It may not look like it, but Alain Ducasse is leading a war against globalization. “To do our craft is a political act; it’s the will to not be under anyone’s influence, but rather to be an influence,” he says.
The chef, who started out plucking turkeys at a roadside diner on his winter break from high school in southwestern France (“At the end of the season my mother asked me, ‘Do you still want to be a chef?’ I said yes.”), now runs a restaurant empire that spans from Vegas to Tokyo, plus a culinary school and his own publishing house. What’s more global than that.
What he means, really, is the dumbing-down of food, the creeping same-ification that has KFCs in Beijing and Bangalore selling chicken straight outta Louisville.
“It’s the will to not look like your neighbor,” he says. On a FIAF panel recently with three of New York’s original food craftspeople—Niki Russ Freedman of Russ & Daughters, Mark Israel of Doughnut Plant, and Garrett Oliver of Brooklyn Brewery—Ducasse was more interested in talking mass revolution than dishing on doughnuts, because to him the two are one and the same. By preserving the traditions of the past or putting a new, personal spin on their genre, artisans like these are singlehandedly fighting off the the industrial food army.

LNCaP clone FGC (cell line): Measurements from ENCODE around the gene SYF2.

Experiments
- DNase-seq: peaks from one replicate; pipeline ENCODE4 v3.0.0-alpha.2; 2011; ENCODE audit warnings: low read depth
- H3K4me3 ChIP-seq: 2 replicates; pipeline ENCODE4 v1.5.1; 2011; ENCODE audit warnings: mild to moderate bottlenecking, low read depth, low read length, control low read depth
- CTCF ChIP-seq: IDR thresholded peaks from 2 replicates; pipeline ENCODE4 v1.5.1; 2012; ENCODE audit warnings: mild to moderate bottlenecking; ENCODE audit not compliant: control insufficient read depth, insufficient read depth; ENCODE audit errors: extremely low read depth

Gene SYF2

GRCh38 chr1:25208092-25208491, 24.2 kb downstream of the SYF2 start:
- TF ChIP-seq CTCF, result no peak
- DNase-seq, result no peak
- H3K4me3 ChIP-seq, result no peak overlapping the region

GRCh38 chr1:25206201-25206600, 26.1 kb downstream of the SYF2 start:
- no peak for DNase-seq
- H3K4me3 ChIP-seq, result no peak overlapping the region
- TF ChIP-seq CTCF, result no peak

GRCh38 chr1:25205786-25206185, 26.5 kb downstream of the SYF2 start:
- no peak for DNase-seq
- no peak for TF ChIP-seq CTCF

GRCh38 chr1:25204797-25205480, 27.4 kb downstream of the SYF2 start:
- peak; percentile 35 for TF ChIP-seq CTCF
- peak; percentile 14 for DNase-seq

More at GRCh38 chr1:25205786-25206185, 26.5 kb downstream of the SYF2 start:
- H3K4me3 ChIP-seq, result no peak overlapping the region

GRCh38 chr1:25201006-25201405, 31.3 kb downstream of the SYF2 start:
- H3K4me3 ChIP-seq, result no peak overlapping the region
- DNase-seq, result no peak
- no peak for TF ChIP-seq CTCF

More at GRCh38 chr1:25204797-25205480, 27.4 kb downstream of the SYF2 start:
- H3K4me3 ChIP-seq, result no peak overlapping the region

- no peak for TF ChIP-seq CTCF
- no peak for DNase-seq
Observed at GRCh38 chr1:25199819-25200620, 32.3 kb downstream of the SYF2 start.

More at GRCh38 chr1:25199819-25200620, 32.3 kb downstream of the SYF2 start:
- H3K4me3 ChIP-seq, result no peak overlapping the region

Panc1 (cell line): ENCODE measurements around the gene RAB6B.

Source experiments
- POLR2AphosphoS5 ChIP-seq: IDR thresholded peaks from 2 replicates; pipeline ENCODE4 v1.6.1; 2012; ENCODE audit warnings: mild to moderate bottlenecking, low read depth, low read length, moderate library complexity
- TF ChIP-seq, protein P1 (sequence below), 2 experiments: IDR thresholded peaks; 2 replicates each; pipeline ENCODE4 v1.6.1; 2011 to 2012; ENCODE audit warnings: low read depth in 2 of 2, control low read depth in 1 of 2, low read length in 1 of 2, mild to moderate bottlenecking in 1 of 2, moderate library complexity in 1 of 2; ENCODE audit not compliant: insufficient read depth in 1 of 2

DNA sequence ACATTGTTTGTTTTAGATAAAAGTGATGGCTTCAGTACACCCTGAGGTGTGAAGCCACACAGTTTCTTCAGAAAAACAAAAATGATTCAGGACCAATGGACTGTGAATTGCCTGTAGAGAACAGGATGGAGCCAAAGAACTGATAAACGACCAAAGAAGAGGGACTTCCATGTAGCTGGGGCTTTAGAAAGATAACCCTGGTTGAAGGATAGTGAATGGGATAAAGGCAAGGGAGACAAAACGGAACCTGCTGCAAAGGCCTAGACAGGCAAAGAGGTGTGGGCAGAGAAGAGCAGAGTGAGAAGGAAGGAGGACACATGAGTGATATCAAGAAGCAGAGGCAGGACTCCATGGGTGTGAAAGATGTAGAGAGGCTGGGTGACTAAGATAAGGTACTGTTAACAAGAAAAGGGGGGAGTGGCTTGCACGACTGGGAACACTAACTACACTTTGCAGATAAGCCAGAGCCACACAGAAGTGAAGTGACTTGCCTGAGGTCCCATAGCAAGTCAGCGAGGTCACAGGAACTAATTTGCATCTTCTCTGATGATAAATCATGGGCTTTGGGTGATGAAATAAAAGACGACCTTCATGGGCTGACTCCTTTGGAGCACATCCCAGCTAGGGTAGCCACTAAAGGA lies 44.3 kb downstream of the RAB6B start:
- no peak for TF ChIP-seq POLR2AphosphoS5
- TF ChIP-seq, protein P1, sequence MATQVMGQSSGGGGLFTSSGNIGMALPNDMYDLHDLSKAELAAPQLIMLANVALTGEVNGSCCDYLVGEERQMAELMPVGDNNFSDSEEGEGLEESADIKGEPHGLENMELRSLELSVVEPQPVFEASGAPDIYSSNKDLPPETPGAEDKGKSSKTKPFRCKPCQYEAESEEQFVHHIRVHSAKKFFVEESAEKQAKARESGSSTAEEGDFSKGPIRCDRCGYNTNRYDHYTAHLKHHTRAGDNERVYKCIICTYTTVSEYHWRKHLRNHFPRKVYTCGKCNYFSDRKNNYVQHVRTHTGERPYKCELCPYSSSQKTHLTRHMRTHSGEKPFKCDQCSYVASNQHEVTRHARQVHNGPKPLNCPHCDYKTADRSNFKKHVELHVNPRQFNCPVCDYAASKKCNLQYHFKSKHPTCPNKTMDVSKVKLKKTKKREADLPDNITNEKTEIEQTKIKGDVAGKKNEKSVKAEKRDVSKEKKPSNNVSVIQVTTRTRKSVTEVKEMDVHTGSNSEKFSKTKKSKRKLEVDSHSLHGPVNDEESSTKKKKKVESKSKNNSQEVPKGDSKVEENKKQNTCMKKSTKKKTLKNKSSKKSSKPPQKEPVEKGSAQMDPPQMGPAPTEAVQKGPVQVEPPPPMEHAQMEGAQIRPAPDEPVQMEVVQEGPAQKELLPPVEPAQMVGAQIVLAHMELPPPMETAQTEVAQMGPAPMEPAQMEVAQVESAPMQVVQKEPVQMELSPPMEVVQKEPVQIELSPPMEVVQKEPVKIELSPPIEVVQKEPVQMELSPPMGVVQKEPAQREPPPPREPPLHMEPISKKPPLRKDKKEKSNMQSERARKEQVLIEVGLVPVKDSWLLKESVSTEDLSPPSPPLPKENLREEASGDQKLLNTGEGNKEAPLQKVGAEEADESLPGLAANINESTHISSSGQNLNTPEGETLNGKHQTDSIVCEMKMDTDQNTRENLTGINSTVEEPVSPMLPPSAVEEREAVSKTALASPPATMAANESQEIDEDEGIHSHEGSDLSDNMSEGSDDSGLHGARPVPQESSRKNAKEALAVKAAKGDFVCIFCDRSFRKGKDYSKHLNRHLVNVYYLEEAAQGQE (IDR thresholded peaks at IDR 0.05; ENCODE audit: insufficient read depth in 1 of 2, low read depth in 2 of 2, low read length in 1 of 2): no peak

Part of his plan of attack is to write a series of tour guides-slash-food porn collections of his favorite cities. J’Aime Paris and J’Aime Monaco are already out, with Tokyo and London on the way. But of course, the recently released J’aime New York is the one he loves best, in part because NYC is so massive.
“Really, we could do a new book every year—this is just a snapshot of New York in 2012-2013,” he says. His list of essential NYC spots covers the high-low spread, from underground Chinese to haute hot dogs. The collection of all 150 picks will set you back a Benjamin, but we got Ducasse and co-author Alex Vallis to volunteer his top 10 dishes from the book for free right here.